Nationalism and Policymaking in the Balkans

Document Type


Publication Date

Summer 2006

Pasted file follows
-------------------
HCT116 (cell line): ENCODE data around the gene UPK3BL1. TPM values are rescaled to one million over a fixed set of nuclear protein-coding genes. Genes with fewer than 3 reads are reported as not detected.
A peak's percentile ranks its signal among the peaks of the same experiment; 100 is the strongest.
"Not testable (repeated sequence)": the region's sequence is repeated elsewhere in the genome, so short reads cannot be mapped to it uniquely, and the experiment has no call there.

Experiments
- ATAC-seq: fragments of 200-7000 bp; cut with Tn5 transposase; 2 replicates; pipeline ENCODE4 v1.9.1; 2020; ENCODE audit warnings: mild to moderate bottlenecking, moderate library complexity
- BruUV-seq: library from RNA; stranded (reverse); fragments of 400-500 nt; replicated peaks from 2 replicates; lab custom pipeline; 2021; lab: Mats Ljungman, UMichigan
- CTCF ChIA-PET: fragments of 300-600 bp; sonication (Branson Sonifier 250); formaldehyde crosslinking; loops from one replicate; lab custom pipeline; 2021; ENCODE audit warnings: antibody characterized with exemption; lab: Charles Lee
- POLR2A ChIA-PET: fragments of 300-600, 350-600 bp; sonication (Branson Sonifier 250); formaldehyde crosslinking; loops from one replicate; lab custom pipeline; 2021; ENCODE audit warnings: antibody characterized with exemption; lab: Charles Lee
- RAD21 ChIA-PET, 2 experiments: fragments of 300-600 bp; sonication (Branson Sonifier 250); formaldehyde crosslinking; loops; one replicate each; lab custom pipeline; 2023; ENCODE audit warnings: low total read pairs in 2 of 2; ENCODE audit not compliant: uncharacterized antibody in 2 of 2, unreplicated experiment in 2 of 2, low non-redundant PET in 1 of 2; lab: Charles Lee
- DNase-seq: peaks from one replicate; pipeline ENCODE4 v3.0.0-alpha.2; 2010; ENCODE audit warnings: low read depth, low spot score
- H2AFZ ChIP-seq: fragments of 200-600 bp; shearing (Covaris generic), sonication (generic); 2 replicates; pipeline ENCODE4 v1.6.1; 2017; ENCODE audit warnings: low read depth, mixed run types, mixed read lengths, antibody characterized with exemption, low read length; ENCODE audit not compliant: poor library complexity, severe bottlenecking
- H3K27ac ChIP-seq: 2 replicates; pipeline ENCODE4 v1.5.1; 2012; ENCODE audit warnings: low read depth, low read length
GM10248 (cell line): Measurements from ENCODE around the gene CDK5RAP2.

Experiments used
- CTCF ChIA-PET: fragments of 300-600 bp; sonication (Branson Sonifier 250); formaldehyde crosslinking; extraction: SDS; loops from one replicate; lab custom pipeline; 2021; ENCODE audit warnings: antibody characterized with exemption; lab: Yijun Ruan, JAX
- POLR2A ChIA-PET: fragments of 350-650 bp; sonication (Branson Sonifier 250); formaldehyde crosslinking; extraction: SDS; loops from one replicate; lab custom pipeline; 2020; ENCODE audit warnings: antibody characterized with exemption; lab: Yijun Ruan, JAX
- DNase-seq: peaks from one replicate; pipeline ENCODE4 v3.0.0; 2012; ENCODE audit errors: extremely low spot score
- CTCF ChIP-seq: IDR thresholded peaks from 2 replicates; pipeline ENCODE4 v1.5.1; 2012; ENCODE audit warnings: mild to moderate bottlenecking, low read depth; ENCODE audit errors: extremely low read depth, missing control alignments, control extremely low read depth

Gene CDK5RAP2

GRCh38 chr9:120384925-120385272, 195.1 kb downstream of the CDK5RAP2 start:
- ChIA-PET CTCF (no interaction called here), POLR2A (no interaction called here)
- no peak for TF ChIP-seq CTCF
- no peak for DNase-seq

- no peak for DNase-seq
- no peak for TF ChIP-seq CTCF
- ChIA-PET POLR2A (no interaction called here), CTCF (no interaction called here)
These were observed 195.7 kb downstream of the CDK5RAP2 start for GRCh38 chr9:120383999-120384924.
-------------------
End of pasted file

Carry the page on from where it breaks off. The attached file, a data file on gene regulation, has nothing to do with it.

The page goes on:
The recent death of Slobodan Milosevic has renewed interest in the Balkan nationalism of the 1990s. There is no better place to start a discussion of nationalism in the Balkans than with the architect of Yugoslavia's violent collapse. Were the tragedies of the Balkan conflict the malevolent work of evil politicians or a logical and continuous-perhaps even inevitable-product of culture? Policymakers and theorists rarely interact, yet they have used the same template in their attempts to understand Balkan nationalism. Some have argued that nationalism in the Balkans was ancient or even organic (the "perennialist" approach), while others have seen nationalism as an entirely modern, even artificial, product of manipulation by political elites. There are both policymakers and theorists in each camp, but most journalists and policymakers have put forth a tautological version of the perennialist position: they are violent and nationalistic because they have always been violent and nationalistic. Scholars rarely make this sort of claim.

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